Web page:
Korean researcher Hwang Woo-suk electrified the science world 10 years ago with his claim he had created the world’s first cloned human embryos and had extracted stem cells from them. But the work was later found to be fraudulent, and Hwang was fired from his university and convicted of crimes.
Despite that, Hwang has just been awarded a U.S. patent covering the disputed work, leaving some scientists dumbfounded and providing fodder to critics who say the Patent Office is too lax.
“Shocked, that’s all I can say,” said Shoukhrat Mitalipov, a professor at Oregon Health and Science University who appears to have accomplished what Hwang claims to have done. “I thought somebody was kidding, but I guess they were not.”
Jeanne Loring, a stem-cell scientist at the Scripps Research Institute in San Diego, said her first reaction was: “You can’t patent something that doesn’t exist.” But, she added, she later realized that “you can.”
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Daniel Ravicher, executive director of the Public Patent Foundation, which challenges patents it believes are invalid and obstruct innovation, said the issuance of the patent to Hwang was more evidence that the Patent Office “is a rubber-stamp, fee-motivated government agency.”
A spokesman for the U.S. Patent and Trademark Office, and some outside patent lawyers, said the system operates on an honor code and that patent examiners cannot independently verify claims.
The patent is “definitely not an assertion by the U.S. government that everything he is claiming is accurate,” the Patent Office spokesman, Patrick Ross, said of Hwang. He said the agency was aware of Hwang’s history and took steps to make sure the claimed invention complied with patent statutes.
Hwang created headlines and became a national hero in South Korea with his claim of creating embryonic stem cell lines through cloning, which was published in the prestigious journal Science 10 years ago this month.
Such embryonic stem cells would be genetically identical to the person being cloned. They could conceivably be grown into tissues that could be transplanted into a patient to help treat diseases, without being rejected by the patient’s immune system. The next year, 2005, Hwang and his team made headlines again when they reported, also in Science, that they had made 11 embryonic stem-cell lines from people with various diseases.
Questions soon arose over the work. A committee at Seoul National University, where Hwang worked, concluded in 2006 that evidence in his papers was faked. Science retracted both papers, and Hwang lost his job. He was later sentenced to a suspended two-year prison term for embezzlement of research funds and violations of bioethics rules.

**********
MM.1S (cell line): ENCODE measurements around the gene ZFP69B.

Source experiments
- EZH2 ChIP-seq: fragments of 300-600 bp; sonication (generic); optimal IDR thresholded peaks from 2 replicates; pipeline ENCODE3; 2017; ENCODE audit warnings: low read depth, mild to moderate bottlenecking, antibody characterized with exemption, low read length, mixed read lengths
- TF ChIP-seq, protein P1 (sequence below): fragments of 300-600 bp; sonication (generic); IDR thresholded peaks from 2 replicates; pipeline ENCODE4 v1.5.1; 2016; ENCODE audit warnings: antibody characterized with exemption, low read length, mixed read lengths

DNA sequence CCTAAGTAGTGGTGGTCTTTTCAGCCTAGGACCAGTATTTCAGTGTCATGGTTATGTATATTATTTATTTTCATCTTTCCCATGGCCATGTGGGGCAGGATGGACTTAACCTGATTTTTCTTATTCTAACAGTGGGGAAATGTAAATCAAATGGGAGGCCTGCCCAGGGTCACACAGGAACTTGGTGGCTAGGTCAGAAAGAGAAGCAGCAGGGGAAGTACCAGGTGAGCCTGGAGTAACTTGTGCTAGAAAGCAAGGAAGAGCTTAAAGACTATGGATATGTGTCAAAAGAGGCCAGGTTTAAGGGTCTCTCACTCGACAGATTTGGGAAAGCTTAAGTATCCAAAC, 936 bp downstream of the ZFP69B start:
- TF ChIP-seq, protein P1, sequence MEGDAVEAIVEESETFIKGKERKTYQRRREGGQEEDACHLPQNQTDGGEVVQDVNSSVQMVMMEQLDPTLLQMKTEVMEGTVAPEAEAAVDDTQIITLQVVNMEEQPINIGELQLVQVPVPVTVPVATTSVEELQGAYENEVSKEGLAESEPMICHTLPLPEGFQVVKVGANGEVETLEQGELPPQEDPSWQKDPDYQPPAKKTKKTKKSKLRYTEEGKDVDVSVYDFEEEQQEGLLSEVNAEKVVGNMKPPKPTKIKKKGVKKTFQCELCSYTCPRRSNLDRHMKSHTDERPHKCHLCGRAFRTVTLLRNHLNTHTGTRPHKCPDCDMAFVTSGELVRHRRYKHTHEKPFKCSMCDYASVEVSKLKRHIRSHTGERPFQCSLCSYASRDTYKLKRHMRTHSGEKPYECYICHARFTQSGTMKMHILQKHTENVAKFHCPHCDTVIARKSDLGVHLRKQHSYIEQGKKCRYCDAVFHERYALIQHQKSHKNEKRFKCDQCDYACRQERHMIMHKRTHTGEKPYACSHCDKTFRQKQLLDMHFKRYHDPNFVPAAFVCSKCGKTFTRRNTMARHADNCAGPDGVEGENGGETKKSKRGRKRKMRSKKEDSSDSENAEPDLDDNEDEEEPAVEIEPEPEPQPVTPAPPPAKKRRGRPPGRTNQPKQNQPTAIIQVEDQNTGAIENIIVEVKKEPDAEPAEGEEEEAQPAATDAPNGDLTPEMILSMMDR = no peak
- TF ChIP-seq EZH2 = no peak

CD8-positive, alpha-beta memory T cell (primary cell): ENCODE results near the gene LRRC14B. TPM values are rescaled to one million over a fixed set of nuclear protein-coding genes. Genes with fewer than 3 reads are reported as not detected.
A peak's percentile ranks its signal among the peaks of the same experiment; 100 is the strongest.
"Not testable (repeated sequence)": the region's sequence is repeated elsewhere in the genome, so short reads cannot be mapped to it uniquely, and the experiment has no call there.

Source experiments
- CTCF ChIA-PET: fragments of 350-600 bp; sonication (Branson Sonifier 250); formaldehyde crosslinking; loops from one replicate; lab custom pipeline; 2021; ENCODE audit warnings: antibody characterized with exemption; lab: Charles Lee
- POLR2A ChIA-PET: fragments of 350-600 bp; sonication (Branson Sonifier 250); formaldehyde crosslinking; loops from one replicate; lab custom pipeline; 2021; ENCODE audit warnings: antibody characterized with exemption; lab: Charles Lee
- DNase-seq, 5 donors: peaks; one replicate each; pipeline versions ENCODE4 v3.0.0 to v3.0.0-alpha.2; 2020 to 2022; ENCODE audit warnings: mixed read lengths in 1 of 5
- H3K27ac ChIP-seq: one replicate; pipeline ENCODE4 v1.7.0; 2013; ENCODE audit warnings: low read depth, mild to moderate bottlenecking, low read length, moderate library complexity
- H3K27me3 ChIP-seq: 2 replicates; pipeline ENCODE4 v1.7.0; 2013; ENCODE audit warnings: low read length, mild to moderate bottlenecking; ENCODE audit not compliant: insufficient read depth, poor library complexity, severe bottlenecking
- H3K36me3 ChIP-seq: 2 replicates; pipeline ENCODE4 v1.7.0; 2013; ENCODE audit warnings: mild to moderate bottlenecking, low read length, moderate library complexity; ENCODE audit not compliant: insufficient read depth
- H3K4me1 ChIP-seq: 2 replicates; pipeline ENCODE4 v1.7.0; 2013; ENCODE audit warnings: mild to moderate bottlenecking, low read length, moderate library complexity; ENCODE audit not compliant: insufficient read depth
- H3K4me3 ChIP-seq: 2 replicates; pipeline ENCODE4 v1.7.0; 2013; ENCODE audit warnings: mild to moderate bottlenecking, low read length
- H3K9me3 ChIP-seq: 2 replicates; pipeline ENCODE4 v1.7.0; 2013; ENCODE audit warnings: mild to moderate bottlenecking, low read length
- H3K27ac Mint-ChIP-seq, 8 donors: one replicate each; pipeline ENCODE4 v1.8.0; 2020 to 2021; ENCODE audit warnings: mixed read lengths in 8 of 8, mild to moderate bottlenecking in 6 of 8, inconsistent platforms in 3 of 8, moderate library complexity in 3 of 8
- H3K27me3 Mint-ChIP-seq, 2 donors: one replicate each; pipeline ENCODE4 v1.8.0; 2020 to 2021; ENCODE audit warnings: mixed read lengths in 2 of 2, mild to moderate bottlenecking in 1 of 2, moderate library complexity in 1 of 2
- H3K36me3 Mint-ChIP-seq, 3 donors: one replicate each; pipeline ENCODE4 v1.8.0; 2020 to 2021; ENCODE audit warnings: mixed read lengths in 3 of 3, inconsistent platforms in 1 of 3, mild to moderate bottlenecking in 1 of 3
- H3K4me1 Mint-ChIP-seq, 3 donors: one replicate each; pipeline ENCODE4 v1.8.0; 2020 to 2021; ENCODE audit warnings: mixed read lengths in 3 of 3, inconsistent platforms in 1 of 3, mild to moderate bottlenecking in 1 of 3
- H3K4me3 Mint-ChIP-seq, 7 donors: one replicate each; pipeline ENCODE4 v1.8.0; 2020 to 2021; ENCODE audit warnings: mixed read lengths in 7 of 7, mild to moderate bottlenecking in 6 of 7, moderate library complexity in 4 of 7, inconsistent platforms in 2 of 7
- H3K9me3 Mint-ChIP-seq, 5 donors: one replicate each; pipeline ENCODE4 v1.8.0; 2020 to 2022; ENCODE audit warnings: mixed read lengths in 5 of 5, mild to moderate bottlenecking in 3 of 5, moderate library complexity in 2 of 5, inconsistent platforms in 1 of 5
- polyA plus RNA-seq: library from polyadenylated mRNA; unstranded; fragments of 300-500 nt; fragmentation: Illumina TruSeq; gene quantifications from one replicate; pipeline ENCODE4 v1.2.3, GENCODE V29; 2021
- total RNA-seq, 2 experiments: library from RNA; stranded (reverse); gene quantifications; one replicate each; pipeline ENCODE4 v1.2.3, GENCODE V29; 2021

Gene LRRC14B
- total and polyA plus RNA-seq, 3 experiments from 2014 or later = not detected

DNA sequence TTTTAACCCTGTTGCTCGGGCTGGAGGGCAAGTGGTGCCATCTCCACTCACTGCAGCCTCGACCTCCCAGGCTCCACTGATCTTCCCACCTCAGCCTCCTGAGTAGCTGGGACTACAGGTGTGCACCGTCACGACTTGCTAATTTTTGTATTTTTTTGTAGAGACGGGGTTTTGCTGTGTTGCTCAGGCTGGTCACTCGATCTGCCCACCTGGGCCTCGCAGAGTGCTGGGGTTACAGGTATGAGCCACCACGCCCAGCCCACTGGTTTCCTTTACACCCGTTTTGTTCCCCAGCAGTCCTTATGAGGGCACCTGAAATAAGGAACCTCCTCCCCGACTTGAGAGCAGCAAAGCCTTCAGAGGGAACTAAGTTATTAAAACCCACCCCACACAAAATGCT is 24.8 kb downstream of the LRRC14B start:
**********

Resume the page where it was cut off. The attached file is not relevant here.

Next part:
The patent, No. 8,647,872, which was issued Tuesday, covers a human embryonic cell line derived through cloning and the methods for creating that line. It appears to be the cell line that was the subject of the first Science paper.
Kevin Noonan, a biotechnology patent lawyer in Chicago and co-author of the blog Patent Docs, said he did not think the patent would pose a problem.
If applicants misled the Patent Office, he said, the patent can later be invalidated. Also, if the claimed method does not work, the patent holder cannot easily enforce the patent, and the patent would not impede others from patenting a method that does work.
“If it’s bad, it’s not going to be worth very much,” Noonan said. “Who is going to sue on this patent?”
The granting of the patent might allow others to investigate whether the cell line really was created by cloning. As a condition of getting the patent, Hwang had to agree to make the cell line available to the public, according to the Patent Office.
Hwang is trying to make a comeback. He now heads the Sooam Biotech Research Foundation outside Seoul, where he is cloning dogs and other animals. According to Korean news media, he still maintains that the cell line was created by cloning and is hoping the U.S. patent will help persuade the Korean government to allow him to once again pursue human cloning for therapeutic purposes.
Mitalipov, of Oregon Health & Science University, published a paper last year that appeared to establish him as the first to create human embryonic stem cells using cloning.
That approach, however, is no longer considered as important as it was when Hwang first made his claims. There are newer methods to create versatile stem cells that are genetically matched to a patient but that do not require the creation of an embryo.